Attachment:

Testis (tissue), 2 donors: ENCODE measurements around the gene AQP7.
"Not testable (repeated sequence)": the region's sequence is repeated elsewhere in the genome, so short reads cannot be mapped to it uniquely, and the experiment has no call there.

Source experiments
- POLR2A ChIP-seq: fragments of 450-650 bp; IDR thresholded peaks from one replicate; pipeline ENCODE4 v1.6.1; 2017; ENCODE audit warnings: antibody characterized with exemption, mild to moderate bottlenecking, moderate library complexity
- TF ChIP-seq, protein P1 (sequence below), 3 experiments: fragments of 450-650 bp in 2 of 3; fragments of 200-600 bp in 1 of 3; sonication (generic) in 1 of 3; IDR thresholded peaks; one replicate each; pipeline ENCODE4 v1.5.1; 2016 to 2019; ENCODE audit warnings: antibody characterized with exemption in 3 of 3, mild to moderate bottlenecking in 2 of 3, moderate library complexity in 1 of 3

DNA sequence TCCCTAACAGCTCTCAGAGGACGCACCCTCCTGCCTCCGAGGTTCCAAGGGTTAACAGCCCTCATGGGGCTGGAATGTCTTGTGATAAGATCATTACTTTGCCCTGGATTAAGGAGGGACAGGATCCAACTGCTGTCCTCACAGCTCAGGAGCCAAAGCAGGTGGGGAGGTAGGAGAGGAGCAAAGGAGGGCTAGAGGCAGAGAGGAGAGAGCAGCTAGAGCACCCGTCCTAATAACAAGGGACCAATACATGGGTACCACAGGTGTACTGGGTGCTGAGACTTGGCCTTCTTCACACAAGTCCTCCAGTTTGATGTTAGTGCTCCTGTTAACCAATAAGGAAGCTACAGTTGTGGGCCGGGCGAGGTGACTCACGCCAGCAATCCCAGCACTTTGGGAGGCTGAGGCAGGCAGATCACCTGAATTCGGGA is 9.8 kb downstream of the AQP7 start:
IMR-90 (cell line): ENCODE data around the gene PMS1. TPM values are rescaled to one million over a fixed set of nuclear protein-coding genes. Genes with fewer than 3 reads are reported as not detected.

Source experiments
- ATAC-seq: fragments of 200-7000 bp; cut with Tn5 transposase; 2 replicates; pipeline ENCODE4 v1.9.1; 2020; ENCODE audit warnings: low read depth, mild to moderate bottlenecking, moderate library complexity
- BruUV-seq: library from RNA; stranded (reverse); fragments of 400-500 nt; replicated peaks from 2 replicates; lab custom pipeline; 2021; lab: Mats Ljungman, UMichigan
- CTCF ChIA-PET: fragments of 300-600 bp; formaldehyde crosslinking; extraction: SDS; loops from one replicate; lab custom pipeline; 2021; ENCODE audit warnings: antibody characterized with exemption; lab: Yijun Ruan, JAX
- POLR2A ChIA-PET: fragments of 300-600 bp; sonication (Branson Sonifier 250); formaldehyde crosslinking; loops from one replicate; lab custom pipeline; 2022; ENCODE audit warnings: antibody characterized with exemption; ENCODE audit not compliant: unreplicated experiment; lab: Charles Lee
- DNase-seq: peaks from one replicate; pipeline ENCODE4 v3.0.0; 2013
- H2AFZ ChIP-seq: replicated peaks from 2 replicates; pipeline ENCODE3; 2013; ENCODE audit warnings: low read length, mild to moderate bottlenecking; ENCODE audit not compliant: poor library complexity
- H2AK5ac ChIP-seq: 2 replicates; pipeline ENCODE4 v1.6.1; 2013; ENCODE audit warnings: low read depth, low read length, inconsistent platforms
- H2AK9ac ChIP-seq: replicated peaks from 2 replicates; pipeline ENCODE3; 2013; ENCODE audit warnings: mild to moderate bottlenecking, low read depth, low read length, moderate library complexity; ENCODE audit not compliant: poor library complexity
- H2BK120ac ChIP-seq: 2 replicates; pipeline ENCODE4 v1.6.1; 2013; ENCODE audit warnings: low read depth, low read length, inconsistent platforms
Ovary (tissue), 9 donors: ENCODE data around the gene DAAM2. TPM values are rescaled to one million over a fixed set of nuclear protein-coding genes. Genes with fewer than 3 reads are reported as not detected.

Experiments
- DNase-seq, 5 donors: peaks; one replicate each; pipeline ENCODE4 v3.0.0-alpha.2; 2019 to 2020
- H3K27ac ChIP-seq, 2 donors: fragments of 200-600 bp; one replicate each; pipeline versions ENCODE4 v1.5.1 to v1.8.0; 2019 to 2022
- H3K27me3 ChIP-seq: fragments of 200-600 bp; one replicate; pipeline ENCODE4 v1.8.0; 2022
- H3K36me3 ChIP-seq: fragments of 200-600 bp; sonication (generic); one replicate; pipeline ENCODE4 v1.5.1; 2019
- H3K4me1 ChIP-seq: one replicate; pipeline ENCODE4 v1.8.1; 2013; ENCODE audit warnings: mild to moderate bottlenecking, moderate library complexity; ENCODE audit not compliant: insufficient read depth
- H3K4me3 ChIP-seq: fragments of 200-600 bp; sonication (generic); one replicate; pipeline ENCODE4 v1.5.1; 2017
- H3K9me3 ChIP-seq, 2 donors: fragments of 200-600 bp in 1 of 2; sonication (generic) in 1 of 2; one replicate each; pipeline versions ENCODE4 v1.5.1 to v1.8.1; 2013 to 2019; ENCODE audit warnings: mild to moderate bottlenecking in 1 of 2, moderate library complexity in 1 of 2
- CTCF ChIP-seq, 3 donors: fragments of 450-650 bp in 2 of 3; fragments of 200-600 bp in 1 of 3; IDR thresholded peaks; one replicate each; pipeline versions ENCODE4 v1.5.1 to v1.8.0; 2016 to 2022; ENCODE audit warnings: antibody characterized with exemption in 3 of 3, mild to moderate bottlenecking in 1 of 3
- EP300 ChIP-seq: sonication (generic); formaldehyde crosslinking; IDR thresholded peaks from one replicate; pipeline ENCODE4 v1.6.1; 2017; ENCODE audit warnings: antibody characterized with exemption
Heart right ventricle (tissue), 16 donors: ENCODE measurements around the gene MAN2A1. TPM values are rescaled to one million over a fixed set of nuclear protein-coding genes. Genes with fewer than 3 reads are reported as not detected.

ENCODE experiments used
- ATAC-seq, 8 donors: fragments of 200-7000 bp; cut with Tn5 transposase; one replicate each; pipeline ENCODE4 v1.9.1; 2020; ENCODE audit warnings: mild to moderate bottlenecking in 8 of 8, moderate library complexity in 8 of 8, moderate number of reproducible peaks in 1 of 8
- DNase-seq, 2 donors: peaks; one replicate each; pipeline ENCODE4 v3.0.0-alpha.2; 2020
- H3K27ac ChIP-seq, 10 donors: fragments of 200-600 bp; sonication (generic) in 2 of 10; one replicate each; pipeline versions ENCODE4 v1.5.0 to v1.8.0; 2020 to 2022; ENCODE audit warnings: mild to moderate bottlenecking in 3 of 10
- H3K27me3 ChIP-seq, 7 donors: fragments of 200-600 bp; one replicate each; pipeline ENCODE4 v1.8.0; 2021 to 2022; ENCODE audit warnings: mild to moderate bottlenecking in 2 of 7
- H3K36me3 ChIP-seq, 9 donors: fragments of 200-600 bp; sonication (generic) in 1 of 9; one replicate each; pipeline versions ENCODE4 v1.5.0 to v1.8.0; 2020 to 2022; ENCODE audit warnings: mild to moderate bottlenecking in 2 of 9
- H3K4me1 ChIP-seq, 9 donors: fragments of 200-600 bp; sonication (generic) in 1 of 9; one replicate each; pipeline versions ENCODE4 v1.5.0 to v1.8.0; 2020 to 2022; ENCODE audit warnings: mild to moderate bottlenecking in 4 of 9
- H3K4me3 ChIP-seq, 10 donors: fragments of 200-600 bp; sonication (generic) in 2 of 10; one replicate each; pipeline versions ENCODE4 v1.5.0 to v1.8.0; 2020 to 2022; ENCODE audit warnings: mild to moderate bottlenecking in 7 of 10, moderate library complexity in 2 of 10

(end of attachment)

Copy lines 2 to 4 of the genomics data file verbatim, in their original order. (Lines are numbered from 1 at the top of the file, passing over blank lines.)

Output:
"Not testable (repeated sequence)": the region's sequence is repeated elsewhere in the genome, so short reads cannot be mapped to it uniquely, and the experiment has no call there.

Source experiments
- POLR2A ChIP-seq: fragments of 450-650 bp; IDR thresholded peaks from one replicate; pipeline ENCODE4 v1.6.1; 2017; ENCODE audit warnings: antibody characterized with exemption, mild to moderate bottlenecking, moderate library complexity